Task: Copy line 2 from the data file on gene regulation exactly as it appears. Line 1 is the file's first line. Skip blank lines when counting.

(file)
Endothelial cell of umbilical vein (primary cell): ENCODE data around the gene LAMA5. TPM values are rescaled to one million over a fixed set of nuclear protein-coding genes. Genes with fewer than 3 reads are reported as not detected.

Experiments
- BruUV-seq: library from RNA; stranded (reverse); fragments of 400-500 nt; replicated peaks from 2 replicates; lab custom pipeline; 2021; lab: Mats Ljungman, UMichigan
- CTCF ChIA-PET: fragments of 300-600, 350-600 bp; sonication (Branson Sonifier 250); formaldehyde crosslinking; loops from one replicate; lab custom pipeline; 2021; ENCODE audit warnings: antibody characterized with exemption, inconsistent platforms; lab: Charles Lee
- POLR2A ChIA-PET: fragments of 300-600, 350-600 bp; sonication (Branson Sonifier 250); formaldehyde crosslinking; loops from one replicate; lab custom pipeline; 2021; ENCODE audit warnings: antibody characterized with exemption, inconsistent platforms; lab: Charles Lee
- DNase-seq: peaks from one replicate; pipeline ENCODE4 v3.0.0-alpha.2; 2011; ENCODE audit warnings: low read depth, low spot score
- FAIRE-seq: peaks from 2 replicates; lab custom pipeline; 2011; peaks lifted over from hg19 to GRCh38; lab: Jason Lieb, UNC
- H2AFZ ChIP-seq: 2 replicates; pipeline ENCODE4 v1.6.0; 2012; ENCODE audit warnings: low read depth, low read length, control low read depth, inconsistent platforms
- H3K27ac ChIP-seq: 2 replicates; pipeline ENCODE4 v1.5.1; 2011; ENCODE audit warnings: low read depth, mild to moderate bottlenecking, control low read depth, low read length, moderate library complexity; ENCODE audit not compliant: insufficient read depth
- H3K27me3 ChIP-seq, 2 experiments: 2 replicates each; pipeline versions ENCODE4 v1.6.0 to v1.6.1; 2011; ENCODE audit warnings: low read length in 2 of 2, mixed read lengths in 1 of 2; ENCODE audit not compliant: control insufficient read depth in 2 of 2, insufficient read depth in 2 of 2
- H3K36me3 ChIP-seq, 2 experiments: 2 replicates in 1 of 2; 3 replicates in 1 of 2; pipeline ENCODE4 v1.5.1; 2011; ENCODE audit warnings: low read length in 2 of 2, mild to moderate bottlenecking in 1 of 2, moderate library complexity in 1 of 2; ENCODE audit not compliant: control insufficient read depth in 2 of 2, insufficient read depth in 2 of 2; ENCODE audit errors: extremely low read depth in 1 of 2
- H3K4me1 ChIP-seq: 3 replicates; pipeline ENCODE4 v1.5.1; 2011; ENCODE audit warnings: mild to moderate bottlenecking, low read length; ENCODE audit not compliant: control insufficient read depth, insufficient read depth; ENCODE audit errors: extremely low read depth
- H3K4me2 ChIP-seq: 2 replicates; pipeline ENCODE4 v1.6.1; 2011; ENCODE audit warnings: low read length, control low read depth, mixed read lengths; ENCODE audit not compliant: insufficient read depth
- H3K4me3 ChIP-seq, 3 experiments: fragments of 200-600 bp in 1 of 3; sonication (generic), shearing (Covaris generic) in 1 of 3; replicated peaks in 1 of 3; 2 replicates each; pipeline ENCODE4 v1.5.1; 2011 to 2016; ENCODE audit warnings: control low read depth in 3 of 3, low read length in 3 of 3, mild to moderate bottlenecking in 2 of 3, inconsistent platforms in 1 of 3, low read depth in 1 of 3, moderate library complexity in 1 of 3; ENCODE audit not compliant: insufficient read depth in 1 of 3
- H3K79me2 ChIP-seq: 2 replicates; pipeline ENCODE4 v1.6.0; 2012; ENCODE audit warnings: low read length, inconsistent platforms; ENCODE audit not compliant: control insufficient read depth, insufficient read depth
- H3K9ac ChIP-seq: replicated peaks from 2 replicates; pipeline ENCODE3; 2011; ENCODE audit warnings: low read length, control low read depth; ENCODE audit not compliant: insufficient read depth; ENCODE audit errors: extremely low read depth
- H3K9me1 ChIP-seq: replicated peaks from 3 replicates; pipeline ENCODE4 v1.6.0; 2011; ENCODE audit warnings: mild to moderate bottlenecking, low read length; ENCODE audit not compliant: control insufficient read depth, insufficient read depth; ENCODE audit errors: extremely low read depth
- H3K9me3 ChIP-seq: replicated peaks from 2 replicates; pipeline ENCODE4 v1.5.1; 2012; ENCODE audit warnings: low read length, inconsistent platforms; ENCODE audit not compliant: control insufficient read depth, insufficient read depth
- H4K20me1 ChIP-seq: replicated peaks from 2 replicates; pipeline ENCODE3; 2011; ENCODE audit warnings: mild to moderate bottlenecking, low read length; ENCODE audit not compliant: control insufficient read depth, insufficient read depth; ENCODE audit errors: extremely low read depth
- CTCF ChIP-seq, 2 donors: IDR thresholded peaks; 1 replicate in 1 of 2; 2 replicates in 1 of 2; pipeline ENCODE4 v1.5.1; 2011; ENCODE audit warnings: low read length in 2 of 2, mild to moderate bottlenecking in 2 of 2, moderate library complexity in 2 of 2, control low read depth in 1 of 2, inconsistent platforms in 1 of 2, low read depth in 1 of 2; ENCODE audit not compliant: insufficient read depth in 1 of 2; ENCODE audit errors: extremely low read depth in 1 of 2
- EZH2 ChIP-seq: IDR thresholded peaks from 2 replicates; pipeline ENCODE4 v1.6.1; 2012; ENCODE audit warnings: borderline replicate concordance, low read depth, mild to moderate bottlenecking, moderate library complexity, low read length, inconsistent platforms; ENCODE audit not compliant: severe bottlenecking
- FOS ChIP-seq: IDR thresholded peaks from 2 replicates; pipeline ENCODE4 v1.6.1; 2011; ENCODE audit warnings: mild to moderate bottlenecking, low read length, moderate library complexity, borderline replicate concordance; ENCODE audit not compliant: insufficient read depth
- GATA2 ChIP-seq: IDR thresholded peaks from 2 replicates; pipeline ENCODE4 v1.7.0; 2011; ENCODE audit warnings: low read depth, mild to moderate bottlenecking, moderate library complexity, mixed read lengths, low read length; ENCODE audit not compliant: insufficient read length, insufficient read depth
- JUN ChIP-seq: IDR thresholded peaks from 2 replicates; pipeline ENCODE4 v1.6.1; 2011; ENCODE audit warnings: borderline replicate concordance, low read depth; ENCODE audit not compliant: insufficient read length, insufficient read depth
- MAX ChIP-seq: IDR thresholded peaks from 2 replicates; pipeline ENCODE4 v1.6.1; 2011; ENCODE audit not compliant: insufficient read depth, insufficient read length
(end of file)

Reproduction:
Experiments